Commentary on the Gospel of

Fr. Bijoy Chandra Nayak, cmf

First Reading: Exodus 12. 1-8, 11-14

Nine plagues had failed to move Pharaoh. Before carrying out the tenth, God gives instructions for the institution of the Passover, details of which are set out in the reading. There are three elements in this ancient rite, the sacrifice of a victim, a celebration at night and protection afforded by shed blood. The Passover became an annual event in the religious life of the Jews.

Responsorial Psalm: Psalm 115. 12-13, 15-18

This is one of the great Hallel (Hebrew: praise) or Egyptian Hallel Psalms (113- 118, see in the numeration of the Jerusalem Bible) traditionally sung while the Passover lambs were being slain and possibly sung by Our Lord and the disciples after the Last supper. In the portion before us, the psalmist thanks God for some great deliverance. The cup of salvation suggests the pouring of a drink offering. Vows made during distress will be paid in the sight of all.

Second Reading: 1 Corinthians 11. 23- 26

As none of the Gospel existed when Paul wrote his letters, this account of the Institution of the Lord’s Supper is the first ever set down. Later Matthew, Mark and Luke recorded their versions. Paul tells the Corinthians in the context of public worship that this account was given by direct inspiration and was not drawn from documentary sources. He writes because there were disorders in the Corinthian Church due to party spirit and originating also from failure to appreciate the solemn nature of the occasion, by misuse of the “agape” or love feast.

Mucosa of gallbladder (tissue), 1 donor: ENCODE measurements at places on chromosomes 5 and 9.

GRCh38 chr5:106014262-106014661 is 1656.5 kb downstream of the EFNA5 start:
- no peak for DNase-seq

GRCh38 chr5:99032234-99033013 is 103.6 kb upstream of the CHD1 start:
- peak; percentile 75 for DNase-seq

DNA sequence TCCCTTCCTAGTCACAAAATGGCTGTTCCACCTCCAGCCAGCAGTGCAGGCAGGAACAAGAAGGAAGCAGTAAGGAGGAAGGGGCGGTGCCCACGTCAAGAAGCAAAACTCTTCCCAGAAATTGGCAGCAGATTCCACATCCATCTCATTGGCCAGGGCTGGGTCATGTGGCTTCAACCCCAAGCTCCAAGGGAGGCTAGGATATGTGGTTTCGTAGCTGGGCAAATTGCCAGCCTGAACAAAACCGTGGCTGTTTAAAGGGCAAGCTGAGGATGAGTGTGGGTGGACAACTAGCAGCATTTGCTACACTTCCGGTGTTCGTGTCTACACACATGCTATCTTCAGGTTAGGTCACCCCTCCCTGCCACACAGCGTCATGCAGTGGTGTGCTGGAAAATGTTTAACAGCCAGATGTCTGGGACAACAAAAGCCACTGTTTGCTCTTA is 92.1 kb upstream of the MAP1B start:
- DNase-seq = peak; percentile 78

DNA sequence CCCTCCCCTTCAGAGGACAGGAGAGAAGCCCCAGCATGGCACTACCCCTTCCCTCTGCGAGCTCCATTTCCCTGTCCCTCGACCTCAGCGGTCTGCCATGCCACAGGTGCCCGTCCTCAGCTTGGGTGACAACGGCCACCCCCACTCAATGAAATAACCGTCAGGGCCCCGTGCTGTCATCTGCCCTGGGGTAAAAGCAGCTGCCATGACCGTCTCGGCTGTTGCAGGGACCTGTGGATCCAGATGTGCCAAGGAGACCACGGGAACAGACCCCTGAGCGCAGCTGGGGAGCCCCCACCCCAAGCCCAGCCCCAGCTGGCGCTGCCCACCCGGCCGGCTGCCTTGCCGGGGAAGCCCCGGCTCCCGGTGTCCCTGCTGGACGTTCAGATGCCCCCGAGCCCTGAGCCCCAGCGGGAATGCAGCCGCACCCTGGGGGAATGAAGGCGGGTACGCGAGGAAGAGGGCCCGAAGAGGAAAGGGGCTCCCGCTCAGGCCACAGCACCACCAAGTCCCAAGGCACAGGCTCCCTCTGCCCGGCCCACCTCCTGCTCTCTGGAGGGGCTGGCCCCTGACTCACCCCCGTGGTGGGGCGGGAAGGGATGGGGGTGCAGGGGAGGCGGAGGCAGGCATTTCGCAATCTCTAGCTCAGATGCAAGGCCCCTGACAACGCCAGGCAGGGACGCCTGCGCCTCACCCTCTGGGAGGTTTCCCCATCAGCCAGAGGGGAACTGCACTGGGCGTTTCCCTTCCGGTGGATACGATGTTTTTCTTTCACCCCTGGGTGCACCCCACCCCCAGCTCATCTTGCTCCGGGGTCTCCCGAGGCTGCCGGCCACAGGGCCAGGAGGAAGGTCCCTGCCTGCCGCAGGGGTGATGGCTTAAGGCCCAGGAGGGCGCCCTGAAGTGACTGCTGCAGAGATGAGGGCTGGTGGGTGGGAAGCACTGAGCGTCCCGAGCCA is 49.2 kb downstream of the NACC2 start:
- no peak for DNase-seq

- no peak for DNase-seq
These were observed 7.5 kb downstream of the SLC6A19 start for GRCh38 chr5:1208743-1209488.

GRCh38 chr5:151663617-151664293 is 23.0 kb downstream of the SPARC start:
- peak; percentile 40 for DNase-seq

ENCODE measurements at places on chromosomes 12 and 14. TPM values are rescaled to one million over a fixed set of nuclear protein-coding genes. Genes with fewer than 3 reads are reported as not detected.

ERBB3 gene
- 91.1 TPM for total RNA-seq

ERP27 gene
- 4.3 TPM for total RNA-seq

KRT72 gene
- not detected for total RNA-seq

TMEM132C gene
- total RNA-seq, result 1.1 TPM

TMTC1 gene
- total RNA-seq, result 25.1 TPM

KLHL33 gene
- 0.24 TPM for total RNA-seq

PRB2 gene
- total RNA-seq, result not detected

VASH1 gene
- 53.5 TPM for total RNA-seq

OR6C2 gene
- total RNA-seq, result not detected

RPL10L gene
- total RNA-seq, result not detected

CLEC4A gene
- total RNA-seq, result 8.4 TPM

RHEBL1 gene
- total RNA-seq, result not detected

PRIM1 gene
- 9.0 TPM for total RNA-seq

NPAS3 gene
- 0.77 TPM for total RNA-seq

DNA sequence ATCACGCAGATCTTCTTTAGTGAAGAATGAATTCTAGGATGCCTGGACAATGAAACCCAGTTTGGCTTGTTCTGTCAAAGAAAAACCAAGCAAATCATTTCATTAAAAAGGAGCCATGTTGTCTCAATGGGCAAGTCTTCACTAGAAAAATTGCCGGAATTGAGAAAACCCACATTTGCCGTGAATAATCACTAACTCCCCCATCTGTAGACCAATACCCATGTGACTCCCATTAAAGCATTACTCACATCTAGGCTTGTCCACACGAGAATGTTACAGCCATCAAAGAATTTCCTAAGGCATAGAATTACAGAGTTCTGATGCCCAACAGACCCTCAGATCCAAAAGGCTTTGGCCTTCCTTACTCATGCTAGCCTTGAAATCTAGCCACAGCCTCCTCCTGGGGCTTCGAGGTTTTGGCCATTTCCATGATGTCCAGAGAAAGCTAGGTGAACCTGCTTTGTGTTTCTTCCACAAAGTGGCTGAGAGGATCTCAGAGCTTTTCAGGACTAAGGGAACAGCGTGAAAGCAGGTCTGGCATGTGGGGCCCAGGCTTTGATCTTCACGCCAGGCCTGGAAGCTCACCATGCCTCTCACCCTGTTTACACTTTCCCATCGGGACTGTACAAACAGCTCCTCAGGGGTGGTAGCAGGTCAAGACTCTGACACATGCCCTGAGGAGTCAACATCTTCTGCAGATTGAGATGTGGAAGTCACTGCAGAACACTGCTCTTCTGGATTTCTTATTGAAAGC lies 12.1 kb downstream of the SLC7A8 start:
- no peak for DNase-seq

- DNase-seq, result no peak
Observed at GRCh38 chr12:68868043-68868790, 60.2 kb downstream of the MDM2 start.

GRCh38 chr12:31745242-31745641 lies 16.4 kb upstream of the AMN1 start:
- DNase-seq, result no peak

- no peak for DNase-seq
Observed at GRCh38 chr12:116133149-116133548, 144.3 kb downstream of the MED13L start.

Gospel: John 13. 1-15

From this point in the narrative Our Lord’s teaching is directed to his disciples. The present occasion shows how much, even at this late hours, they were in need of instruction. Common courtesy required a servant to wash the feet of guests who had come off the dusty ways of the village. None of the disciples was willing to undertake this menial task and so Our Lord, to teach them a lesson in humility and service, performs the task himself.

The disciples had been arguing over who would hold the leading positions in the government Jesus was about to set up (cf. Lk 22. 24; Mk 10. 35-45; esp. V. 41). The discussion was heated. They were caught up in the ambition for position and power and authority. He had so little time left for them to learn that the way to glory is through service and not through position and authority. It was that led Jesus to wash the disciples’ feet and to demonstrate what true loyalty is: serving others.


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